Archive for December, 2008

Not the Toughest Thing He’s Ever Done

Chris Miller (Alexandria, VA) headed to Central Virginia on December 13 with a daunting task ahead.  Not only was he nervous about the upcoming Hellgate 100K in Natural Bridge, VA—his longest race so far, but he had been seeded at #56, which he wasn’t happy with.  So he was out to perform well, but also make a point to those who didn’t give him the credit he thought he deserved.  Throughout the freezing cold night (the race begins at midnight) and treacherous terrain, Chris stuck to his race plan which was to not go out too aggressively and to maintain his intake of fluid and fuel.  While being passed early by many anxious athletes, Chris kept stayed focused and remained steady.  At one point a large group went by on a downhill section, using the ease of the gradient to pull themselves along, but beating their legs up at the same time.  Again, Chris maintained his cool, dead set on finishing steady and strong.  At the next aid station, Chris passed the entire group back and never saw them again.

Chris ended up finishing 6th overall in 13:19:51.  So he finished just a little bit better (50 POSITIONS) than his seed.

Chris apparently rarely backs away from a challenge.  As a veteran of the U.S. Special Forces, he’d come face to face with tough going before.  So, Hellgate 100K wasn’t the toughest thing Chris has ever done, but he said it was close…

She’s Multi-Talented

 

Just four weeks after placing 10th at the IAU 100Km World Cup, Devon Crosby-Helms (Seattle, WA) was back at it again, this time pounding the pavement in Sacramento, CA in the California International Marathon.  Devon ran a 2:49:52 for 11th place female and 6th American female overall.  Her time was a new PR, which is incredible having just raced 4 weeks previous.  The range of events Devon excels at is amazing, having dominated the Vermont 100 Mile this past summer to nearly achieving an Olympic Marathon Trials standard in the marathon. 

She Didn’t Want Her Season to End

 

After winning the state championship in cross country, Dalton Kuhar (Fuqua School, Farmville, VA) wanted another chance to show her fitness before she called an end to her season.  So, on Thanksgiving Day (November 27) she took one more chance to mix it up at the 27th Annual Fleet Feet Sports Cleveland Turkey Trot in Cleveland, Ohio.  The distance of 5 miles was a bit longer than her typical races, but Dalton wasn’t worried as she attacked the course and her competitors young and old alike (but mostly older).  Dalton finished in 34:38 to place 5th in the 15-19 age category and 182nd overall.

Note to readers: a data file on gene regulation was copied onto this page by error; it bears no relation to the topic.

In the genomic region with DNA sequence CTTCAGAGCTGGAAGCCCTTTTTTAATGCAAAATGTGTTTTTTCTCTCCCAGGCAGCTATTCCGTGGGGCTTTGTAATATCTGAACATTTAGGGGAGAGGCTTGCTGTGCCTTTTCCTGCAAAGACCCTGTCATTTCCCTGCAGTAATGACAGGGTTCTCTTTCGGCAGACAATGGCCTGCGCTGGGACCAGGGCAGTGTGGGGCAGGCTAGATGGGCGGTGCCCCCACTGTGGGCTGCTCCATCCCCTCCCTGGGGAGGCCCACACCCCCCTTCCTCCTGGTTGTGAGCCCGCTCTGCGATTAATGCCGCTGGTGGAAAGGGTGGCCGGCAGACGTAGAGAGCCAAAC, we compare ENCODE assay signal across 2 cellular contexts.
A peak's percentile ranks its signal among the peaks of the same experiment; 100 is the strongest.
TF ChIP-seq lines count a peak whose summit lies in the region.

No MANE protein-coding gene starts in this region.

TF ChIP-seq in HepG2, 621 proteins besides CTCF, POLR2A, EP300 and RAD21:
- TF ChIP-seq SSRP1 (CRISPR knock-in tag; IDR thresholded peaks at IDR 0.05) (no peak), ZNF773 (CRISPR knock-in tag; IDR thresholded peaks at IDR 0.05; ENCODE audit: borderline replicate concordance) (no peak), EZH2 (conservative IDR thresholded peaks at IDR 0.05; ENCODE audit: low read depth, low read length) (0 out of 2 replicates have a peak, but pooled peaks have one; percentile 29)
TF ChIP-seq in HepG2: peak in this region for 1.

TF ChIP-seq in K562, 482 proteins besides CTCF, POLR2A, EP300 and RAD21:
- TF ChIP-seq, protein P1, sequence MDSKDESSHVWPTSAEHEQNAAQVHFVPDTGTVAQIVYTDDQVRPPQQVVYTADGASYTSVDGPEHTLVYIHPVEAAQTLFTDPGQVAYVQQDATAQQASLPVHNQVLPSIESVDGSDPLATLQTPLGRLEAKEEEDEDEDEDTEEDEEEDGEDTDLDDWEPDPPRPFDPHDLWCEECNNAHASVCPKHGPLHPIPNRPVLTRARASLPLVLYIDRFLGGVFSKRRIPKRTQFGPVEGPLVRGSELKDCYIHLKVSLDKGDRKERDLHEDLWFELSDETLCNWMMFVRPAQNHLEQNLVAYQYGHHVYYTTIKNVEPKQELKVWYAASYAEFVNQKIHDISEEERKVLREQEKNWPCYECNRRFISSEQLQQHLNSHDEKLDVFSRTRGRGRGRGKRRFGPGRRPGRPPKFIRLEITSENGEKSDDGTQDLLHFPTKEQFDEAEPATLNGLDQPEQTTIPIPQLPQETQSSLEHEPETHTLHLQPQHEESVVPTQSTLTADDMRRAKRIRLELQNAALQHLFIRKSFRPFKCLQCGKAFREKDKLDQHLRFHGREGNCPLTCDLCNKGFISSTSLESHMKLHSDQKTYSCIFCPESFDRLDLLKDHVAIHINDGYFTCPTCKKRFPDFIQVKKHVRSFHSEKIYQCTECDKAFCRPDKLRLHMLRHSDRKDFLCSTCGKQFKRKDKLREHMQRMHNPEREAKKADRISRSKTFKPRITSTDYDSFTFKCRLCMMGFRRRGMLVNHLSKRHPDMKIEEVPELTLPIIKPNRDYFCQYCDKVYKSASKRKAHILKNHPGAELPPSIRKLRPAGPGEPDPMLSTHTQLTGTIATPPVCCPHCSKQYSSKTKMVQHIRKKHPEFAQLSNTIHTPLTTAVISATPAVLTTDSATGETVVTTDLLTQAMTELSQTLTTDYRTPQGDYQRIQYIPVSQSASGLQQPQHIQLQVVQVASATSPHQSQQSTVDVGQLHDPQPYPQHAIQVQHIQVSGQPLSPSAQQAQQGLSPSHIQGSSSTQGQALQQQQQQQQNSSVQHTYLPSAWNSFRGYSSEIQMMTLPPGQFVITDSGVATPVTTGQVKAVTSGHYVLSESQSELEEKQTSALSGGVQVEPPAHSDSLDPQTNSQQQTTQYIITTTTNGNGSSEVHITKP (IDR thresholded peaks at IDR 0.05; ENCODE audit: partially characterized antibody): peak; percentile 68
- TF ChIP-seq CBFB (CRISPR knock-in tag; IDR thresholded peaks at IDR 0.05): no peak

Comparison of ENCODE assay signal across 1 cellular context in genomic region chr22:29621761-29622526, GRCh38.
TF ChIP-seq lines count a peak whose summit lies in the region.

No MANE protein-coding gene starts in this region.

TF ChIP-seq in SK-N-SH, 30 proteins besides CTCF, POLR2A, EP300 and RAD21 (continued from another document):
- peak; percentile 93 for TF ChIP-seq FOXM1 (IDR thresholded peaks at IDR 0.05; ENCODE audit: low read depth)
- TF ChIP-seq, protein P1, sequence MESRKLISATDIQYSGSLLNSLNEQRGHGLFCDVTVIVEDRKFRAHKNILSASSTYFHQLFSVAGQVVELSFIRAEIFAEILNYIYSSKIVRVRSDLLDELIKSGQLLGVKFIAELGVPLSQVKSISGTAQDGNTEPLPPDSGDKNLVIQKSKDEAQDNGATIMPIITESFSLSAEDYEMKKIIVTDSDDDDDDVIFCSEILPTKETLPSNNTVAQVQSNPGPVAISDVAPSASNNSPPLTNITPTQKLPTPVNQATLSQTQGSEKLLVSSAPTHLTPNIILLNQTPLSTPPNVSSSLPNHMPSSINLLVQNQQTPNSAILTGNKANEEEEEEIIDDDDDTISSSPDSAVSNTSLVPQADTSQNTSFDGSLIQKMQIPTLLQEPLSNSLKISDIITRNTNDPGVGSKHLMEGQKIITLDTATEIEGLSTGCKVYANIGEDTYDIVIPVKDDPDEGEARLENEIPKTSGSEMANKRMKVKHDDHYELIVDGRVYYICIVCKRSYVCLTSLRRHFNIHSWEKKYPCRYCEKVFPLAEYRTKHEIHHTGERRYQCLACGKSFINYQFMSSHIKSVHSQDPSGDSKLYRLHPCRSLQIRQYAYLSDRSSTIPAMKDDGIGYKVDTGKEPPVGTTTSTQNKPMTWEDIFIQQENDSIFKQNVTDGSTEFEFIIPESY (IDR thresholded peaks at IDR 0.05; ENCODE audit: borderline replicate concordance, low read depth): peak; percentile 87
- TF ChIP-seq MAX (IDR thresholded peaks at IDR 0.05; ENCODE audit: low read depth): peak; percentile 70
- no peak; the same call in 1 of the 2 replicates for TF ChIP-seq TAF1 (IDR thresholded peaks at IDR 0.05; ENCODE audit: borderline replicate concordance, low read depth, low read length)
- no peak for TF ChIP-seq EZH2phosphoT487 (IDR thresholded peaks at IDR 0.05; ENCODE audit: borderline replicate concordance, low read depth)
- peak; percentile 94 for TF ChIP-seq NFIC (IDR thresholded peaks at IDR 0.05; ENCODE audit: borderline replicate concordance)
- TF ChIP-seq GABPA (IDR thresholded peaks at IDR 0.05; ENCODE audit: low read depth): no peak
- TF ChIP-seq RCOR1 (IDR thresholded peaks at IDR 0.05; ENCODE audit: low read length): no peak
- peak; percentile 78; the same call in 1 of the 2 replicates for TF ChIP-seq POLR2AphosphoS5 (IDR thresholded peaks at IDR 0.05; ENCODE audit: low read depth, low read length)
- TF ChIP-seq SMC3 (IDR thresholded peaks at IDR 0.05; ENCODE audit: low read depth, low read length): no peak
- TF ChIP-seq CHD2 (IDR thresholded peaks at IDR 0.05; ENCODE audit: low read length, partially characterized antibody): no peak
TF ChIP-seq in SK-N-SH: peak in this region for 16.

Dalton said she felt strong all the way to the finish and couldn’t wait to get to race again soon.

 

It wasn’t unusual to see a temperature in front of the bank in downtown Boonesboro, MD of “19” on a late November morning.  It also wasn’t unusual to see teeth chattering, arms shaking, hands rubbing together, and little puffs of steam from the mouths of runners walking to the starting line for the 44th annual JFK 50 Mile.  What was unusual was that the temperature barely went above freezing at all that day and that the wind maintained a near constant 20-30 miles per hour.

The highly touted field included some previous year’s top finishers and some new comers with credentials good enough to cause them to become considered possible winners.  And, also wanting to be part of the oldest and most prestigious ultramarathon in the United States, a number of first timers toed the line hoping that their preparation was adequate and that this first experience would end up a happy one.

In particular in the field that day were the following:

Returnees:

827th Leo Lightner (Rocky River, OH) who set a new 80+ age group record of 12:55:48

 

188th Rick Moyer (Reading, PA who ran 9:10:17

And first timers:

90th Brian Coughlin (Riverside, CT) who ran 8:37:25

142nd Mia Kingston (Bethesda, MD) who ran 8:54:12

268th Luis Stoute (Panama City, Panama) who ran 9:37:24

345th Helene Strutko (Harvey’s Lake, PA) who ran 10:01:43

It was a phenomenal effort on the behalf of all competitors on a day that conditions were so tough that it would have been much easier to drop out and go sit somewhere warm than to continue toward the finish line.  All competitors are to be congratulated.